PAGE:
Allergies have been around for what it seems like forever. Most of our patients suffer from environmental or seasonal allergy. Most of the patients with on-going gastrointestinal symptoms self-diagnose with a food allergy, and they start avoiding the food in the matter. Therefore, the exact number of people with a food allergy is unknown, but it’s estimated that the prevalence rate is 3% and less than 10% of adults worldwide.
Several adverse gastrointestinal symptoms, reproducible or not reproducible, can be caused by the ingestion of different foods. Adverse food reactions can be immune derived or non-immune conditions. Food allergy is considered an immune-derived reaction.
Institute of Allergy and Infectious Diseases defined as food allergy
as ‘‘an adverse health effect arising from a specific immune
response that occurs reproducibly on exposure to a given food’’
Food allergies are adverse immunologic IgE-mediated reactions related to food hypersensitivity. The risk factors can be varied:
|Sex (male sex children)||Timing in the exposure to food (weaning)|
|Race/ ethnicity (Asian and black children)||Environmental sensitization|
|Vitamin D deficiency||Probiotics|
|Omega 3 PUFA’s deficiency|
|Antioxidant deficient diet|
The reproducible adverse food reaction called food allergy is associated with the ingestion of different foods, and these can vary depending on the patient’s life stage:
|Childhood (can be resolved)||Adult (persistent)|
Testing for food allergy can be tricky; false positives or cross-reactions between foods can easily take place. The best approaches are currently regulated by the Expert Panel Guidelines and should be accompanied by a physical examination.
Considered the gold standard.
It can be easily reproduced, but cross-reactions to different foods can appear if the test is not properly prepared.
Not appropriate for patients that have a high risk of anaphylaxis or using steroids, antihistamines, dermatitis.
Useful but not diagnostic
The adverse food reaction should appear within minutes or 2-4 hours after the test. Is considered to be time consuming and risky.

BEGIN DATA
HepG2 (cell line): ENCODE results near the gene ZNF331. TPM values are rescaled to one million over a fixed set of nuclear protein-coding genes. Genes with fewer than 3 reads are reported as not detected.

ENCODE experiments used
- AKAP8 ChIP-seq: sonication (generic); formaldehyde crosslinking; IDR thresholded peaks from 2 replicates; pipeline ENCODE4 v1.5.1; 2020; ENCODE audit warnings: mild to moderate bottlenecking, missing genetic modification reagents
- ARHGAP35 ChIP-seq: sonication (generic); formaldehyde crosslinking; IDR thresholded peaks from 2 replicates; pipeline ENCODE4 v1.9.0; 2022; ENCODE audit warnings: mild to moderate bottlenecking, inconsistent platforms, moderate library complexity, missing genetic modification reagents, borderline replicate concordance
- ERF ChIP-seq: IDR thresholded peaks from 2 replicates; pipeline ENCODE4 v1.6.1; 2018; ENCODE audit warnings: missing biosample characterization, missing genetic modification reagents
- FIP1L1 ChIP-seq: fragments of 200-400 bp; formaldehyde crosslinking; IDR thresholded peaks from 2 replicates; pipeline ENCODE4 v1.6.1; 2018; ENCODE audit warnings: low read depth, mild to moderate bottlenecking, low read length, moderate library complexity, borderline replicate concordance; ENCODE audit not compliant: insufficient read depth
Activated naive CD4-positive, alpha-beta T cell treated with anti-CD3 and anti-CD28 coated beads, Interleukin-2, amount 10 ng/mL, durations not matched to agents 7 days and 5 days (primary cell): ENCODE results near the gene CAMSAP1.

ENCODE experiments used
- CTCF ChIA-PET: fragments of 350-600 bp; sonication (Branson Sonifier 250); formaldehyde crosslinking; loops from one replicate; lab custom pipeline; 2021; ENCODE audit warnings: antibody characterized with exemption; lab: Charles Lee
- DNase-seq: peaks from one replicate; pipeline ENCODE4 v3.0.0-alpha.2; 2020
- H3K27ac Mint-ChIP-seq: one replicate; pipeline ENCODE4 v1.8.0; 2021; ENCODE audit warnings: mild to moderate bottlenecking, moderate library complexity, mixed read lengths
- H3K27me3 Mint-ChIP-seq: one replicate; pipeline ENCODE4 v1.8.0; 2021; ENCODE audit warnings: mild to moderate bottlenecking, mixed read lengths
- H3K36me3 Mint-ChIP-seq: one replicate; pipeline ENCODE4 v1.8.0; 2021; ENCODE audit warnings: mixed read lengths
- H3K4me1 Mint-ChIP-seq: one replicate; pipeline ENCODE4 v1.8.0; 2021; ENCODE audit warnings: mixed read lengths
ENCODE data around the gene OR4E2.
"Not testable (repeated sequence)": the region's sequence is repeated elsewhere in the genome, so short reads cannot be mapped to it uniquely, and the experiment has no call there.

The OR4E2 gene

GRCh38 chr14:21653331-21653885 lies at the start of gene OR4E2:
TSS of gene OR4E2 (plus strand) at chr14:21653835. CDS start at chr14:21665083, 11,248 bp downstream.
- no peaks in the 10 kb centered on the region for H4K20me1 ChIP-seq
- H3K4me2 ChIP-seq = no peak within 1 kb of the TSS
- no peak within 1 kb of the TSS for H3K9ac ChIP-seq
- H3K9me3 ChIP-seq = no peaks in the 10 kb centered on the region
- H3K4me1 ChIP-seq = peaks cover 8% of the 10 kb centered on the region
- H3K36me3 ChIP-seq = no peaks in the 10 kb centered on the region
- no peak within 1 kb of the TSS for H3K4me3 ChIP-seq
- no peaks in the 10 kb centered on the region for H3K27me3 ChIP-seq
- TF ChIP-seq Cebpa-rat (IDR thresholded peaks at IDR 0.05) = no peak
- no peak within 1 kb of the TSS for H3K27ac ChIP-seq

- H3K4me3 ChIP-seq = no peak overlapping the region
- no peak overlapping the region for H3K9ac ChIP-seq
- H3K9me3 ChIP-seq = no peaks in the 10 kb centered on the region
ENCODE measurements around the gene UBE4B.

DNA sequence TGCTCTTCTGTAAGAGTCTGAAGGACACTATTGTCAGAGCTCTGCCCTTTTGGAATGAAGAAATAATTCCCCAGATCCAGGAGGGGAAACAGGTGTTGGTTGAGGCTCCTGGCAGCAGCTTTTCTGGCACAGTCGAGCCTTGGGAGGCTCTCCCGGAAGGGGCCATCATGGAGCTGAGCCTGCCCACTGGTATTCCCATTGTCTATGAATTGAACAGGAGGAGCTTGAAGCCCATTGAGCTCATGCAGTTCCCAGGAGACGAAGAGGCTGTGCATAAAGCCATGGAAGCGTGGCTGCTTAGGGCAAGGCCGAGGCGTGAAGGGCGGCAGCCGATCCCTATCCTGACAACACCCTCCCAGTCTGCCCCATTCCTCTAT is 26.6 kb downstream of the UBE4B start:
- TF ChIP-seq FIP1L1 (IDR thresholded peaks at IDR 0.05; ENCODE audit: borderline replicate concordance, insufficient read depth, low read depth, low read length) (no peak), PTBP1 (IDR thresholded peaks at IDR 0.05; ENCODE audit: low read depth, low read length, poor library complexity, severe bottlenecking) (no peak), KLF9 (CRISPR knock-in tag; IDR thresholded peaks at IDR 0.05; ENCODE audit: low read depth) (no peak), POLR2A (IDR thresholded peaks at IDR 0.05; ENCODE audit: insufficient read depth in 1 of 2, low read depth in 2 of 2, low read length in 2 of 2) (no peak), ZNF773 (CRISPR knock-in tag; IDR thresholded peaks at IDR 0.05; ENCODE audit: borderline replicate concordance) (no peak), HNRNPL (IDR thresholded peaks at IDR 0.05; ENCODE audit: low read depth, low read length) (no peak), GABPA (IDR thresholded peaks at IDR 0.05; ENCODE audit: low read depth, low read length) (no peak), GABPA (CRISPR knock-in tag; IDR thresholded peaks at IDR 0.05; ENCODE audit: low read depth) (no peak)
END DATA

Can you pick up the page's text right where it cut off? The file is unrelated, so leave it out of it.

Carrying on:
THE CROSS REACTORS
|Environmental allergen||Fruits||Vegetables||Nuts||Spices||Other foods|
|Pollen||Apple, cherry, fig, kiwi, lychee, nectarine, pear, plum, peach, apricot.||Beans, carrot, celery, potato, tomato, peas.||Almond, hazelnut, walnut.||Anise, basil, dill, chicory.||Lentils, peanuts, soybean, sunflower.|
|Grass||Date, kiwi, melons, orange, tomato, watermelon.||Peas, potato.||Peanut|
|Ragweed||Banana, melons, watermelon.||Cucumbers, Zucchini|
An allergy is considered a systemic disease and may be presented with diverse manifestations. Food allergy can have the following adverse reactions.
FOOD ALLERGY MANIFESTATIONS
|Immediate gastrointestinal hypersensitivity: IgE mediated reaction, often accompanied by effects in the skin and the lungs. Symptoms: |
· pyloric spams
|Cutaneous manifestations: |
· atopic dermatitis
· exercise-induced urticaria
· contact urticaria
|Oral allergy syndrome: the presence of itching and swelling of oral tissues.||Respiratory: |
· Heiner syndrome
· coughing or rhinitis
|Eosinophilic esophagitis and gastritis: IgE mediated and non-IgE mediated, the first involves dysphagia, vomiting, abdominal pain, and irritability. Eosinophilic gastritis is associated with vomiting, abdominal pain, hematemesis, and poor weight gain.||Systemic manifestations: anaphylaxis.|
|Dietary protein enterocolitis: In the first months of life, babies may present vomiting and diarrhea, leading to dehydration.|
|Celiac disease: an increased transglutaminase activity is found in this disease.|
|Irritable bowel syndrome and food allergy.|
Sicherer, Scott H., and Hugh A. Sampson. “Food allergy: epidemiology, pathogenesis, diagnosis, and treatment.” Journal of Allergy and Clinical Immunology 133.2 (2014): 291-307.
Olivier, C. E. “Food allergy.” J Aller Ther S 3 (2013): 2.
Flores Kim, J., et al. “Diagnostic accuracy, risk assessment, and cost?effectiveness of component?resolved diagnostics for food allergy: a systematic review.” Allergy 73.8 (2018): 1609-1621.
Allergic Living, Charts, Food Allergy, Fruit & Vegetable August 30, 2010. www.allergicliving.com/2010/08/30/the-cross-reactors/
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